Produced by Blake Chancey and engineered by the legendary Billy Sherrill, the album is backed studio players who came together into a tight, twangy honky-tonk band of fiddle, steel, piano, drums and generous amounts of Telecaster. Ballâ€™s voice was recorded without the sort of mid-90s studio effects that polished and pumped singers for radio, and it leaves his emotional connection to the lyrics exposed for everyone to hear. The record doesnâ€™t sound anachronistic (even for its own time), but the throwback connections from Ballâ€™s earlier work with Uncle Waltâ€™s Band are clear. The albumâ€™s lone cover is a devastating take on Webb Pierceâ€™s â€œA Walk on the Wild Side of Life,â€ opening with a haunted acapella intro that leaves the protagonist to forever stalk an empty house. Ballâ€™s original material — reportedly winnowed down from a hundred songs over two years to the ten included on the original album – is superb.
The uptempo title track provided the first of five singles to make the country chart, falling just shy of the top at #2. The other four include the mid-tempo honky-tonk of â€œLook What Followed Me Homeâ€ and â€œHonky Tonk Healinâ€™,â€ the slow, bluesy â€œWhat Do You Want With His Love,â€ and the pained ballad â€œWhen the Thought of You Catches Up to Me.â€ The album tracks are just as good, including the rockabilly-tinged â€œDown at the Bottom of a Broken Heartâ€ and the Tex-Mex flavors of â€œDonâ€™t Think Twiceâ€ that evoke Buck Owens, Doug Sahm, and the Mavericks.
A towering achievement in musical archaeology, even when measured against Bear Familyâ€™s stratospherically high standard. Reissue producer Scott B. Bomar digs deeply into Bakersfieldâ€™s musical soil to explore the migrant roots that coalesced into the history, connections, influences and circumstances that forged the Bakersfield Sound. Ten discs, nearly three-hundred tracks, and a 224-page hardcover book essay the scenes development, how lesser-known players contributed to those who would become stars, and how the stars blossomed from their roots. Reissue of the year.
Triple-disc set cataloging the riches of Narvel â€œCadillac Babyâ€ Eatmonâ€™s Chicago-based labels, including Bea & Baby, Key, Keyhole, Ronald and Miss. Competing with Chess, Vee-Jay, Brunswick and Delmark in the early â€˜60s, the entrepreneurial Eatmon sourced acts through his Show Lounge nightclub, and built a small, but artistically important catalog that includes blues, soul, R&B doo-wop and Latin-tinged numbers. The accompanying 128-page hardbound book includes a lengthy interview with Eatmon, alongside producerâ€™s notes, liners, and artist profiles.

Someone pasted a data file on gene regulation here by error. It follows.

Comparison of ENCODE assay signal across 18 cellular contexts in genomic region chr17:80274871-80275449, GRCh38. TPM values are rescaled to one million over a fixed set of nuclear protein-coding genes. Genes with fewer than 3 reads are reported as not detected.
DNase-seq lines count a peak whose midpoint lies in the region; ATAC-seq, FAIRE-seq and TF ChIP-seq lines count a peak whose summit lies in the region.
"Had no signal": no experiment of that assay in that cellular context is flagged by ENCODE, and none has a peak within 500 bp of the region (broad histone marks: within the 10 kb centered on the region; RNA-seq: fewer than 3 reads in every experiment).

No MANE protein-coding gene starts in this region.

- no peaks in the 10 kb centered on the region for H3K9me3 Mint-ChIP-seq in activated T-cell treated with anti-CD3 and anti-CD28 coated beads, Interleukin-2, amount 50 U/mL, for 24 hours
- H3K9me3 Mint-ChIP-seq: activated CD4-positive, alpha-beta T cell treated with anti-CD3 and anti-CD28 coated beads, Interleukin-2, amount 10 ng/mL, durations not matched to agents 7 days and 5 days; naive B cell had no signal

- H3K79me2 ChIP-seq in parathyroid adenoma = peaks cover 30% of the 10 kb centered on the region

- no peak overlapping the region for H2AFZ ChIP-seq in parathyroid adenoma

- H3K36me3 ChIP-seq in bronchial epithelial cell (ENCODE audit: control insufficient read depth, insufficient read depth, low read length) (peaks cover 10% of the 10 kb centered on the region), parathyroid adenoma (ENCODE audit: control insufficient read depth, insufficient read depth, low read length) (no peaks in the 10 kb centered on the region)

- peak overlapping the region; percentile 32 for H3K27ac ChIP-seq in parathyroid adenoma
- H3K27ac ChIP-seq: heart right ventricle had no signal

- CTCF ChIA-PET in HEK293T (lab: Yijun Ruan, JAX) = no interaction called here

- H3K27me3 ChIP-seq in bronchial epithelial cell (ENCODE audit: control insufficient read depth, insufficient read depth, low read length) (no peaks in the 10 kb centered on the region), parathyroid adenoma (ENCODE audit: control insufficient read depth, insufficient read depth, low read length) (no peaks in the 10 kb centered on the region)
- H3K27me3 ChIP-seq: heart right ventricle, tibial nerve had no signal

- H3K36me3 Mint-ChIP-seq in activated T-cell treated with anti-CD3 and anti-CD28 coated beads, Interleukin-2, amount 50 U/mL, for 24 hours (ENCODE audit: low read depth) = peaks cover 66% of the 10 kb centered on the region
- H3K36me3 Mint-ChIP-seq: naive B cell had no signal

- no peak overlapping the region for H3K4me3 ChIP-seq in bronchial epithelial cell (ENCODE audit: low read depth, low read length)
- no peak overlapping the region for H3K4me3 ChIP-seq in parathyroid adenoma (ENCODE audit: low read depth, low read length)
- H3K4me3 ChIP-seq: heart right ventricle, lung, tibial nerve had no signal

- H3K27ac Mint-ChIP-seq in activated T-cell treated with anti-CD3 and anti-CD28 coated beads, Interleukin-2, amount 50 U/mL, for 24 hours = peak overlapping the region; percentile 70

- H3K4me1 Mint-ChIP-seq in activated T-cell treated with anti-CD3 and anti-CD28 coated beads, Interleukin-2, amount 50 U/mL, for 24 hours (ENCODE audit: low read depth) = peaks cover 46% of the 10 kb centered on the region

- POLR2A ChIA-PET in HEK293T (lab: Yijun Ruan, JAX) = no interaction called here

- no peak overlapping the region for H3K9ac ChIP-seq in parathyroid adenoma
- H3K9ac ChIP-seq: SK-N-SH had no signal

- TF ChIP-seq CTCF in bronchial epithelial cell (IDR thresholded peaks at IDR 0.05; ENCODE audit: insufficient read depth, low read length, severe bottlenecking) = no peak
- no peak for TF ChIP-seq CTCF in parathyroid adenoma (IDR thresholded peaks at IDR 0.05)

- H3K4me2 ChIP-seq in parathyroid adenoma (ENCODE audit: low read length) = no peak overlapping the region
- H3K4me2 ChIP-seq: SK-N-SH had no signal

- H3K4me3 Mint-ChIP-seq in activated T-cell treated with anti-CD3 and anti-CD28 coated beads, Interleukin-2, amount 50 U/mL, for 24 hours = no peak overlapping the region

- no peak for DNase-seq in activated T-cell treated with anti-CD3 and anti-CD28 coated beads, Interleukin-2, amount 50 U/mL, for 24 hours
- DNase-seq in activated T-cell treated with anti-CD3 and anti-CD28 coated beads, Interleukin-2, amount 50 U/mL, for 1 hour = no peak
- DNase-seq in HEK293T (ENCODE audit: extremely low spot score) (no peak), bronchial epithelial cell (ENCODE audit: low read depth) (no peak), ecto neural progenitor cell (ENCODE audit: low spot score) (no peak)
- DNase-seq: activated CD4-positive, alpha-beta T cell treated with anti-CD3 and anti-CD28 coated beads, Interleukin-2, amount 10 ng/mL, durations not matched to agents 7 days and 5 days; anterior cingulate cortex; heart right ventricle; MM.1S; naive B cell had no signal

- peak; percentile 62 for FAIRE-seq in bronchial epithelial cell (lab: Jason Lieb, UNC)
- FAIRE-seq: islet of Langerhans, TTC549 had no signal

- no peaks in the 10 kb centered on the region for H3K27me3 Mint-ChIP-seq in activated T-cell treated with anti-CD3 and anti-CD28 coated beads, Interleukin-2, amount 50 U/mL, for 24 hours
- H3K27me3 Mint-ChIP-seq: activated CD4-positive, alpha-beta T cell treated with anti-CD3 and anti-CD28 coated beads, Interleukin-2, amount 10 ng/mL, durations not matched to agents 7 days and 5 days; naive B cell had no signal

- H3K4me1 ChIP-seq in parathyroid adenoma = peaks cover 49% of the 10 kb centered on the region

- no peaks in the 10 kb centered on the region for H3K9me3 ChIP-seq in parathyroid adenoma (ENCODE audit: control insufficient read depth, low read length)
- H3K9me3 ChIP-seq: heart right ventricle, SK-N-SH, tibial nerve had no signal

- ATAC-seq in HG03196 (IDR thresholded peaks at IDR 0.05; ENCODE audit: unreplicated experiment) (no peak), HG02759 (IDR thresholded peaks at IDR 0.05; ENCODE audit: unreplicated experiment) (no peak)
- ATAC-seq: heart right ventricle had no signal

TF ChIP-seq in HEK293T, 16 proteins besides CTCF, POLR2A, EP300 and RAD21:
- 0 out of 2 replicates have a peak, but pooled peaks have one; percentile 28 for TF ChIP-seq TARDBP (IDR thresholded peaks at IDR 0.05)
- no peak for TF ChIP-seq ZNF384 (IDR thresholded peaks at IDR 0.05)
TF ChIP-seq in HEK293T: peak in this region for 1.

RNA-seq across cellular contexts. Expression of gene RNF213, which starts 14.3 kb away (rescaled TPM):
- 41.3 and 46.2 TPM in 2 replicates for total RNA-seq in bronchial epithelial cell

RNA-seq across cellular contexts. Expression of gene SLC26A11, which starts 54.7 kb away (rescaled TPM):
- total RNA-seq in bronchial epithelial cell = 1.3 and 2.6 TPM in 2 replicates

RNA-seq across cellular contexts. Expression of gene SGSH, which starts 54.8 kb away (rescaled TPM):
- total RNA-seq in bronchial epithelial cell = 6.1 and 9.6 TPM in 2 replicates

Sondra â€œBlinkyâ€ Williams may be Motownâ€™s most widely heard unsung singer. She recorded dozens of sides for the Detroit powerhouse, but only a few ever made it to market. At the same time, she was heard weekly by millions of television viewers as Jim Gilstrapâ€™s duet partner on the theme song to Good Times. Her many fans have lobbied for years to â€œfree Blinky from the vaults,â€ and with Real Goneâ€™s two-CD set, their wish has finally been granted.
The third of three double-disc sets cataloging Buck Owensâ€™ singles on Capitol. Though he didnâ€™t have the same level of commercial success in the early 1970s that heâ€™d had throughout the 1960s, his artistry was undimmed, and his omnivorous musical appetite was still unsated. Recording primarily in his own Bakersfield studio, he covered material from outside the country realm, and stretched out from his classic Telecaster-and-steel sound to incorporate pop, bluegrass and gospel. A strong and fulfilling chapter of the Buck Owens legacy.
Third try is the charm. Williamsâ€™ 1949 radio transcriptions for patent medicine sponsor Hadacol have slowly been resuscitated and restored over a series of releases, culminating in this best-yet edition. In a year that saw Williams transition from the Hayride to the Opry, and evolve his material from a cover of â€œLove Sick Bluesâ€ to the iconic original â€œIâ€™m So Lonesome I Could Cry,â€ these eight shows capture Williams on a fast-moving train to stardom. This new restoration attends to both the physical issues of the source transcriptions and the aural issues of earlier remasters.